Chilling account ofthe end of party democracy, by the leading political scientist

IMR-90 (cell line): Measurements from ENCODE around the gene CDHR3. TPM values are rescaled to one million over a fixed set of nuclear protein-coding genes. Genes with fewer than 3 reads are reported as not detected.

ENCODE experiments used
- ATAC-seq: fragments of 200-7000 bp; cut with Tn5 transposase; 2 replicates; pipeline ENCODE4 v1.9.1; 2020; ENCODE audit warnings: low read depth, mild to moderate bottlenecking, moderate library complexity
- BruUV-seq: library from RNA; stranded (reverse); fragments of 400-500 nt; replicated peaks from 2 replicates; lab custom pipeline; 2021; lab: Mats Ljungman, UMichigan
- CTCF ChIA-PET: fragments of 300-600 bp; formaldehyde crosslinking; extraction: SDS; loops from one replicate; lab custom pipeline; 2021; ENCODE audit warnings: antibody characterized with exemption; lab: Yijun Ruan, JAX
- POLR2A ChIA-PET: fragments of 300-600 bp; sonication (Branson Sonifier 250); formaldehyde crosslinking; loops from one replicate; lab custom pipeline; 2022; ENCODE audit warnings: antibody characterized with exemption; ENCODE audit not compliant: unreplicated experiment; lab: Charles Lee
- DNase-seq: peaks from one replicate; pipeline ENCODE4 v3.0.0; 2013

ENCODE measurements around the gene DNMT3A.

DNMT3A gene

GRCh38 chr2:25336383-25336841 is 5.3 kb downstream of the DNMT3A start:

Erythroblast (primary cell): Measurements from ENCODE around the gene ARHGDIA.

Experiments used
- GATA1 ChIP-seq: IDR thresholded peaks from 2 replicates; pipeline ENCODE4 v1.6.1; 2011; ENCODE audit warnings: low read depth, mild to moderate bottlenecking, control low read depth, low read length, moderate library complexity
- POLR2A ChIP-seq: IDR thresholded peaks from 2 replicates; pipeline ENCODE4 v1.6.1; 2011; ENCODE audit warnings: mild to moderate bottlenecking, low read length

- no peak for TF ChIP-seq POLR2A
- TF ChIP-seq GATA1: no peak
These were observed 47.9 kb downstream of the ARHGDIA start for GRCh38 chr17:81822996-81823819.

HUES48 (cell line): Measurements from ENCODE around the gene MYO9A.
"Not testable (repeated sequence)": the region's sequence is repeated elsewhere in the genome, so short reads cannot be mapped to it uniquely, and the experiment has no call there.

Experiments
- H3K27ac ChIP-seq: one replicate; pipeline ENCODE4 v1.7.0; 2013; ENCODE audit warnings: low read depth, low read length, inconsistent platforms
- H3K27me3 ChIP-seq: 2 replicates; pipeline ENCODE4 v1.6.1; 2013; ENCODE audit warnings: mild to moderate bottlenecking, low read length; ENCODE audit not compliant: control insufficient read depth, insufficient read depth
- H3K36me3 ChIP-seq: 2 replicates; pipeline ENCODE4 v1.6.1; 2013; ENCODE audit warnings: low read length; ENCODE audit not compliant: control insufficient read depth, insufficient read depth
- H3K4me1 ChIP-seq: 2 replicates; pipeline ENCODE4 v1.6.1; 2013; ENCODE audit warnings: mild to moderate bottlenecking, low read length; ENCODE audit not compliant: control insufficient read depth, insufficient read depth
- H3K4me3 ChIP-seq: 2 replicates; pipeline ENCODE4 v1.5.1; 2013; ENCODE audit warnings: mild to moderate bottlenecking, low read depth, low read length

In the long-established democracies of Western Europe, electoral turnouts are in decline, membership is shrinking in the major parties, and those who remain loyal partisans are sapped of enthusiasm. Peter Mair's new book weighs the impact of these changes, which together show that, after a century of democratic aspiration, electorates are deserting the political arena. Mair examines the alarming parallel development that has seen Europe's political elites remodel themselves as a homogeneous professional class, withdrawing into state institutions that offer relative stability in a world of fickle voters. Meanwhile, non-democratic agencies and practices proliferate and gain credibility—not least among them the European Union itself, an organization contributing to the depoliticization of the member states and one whose notorious “democratic deficit” reflects the deliberate intentions of its founders. Ruling the Void offers an authoritative and chilling assessment of the prospects for popular political representation today, not only in the varied democracies of Europe but throughout the developed world.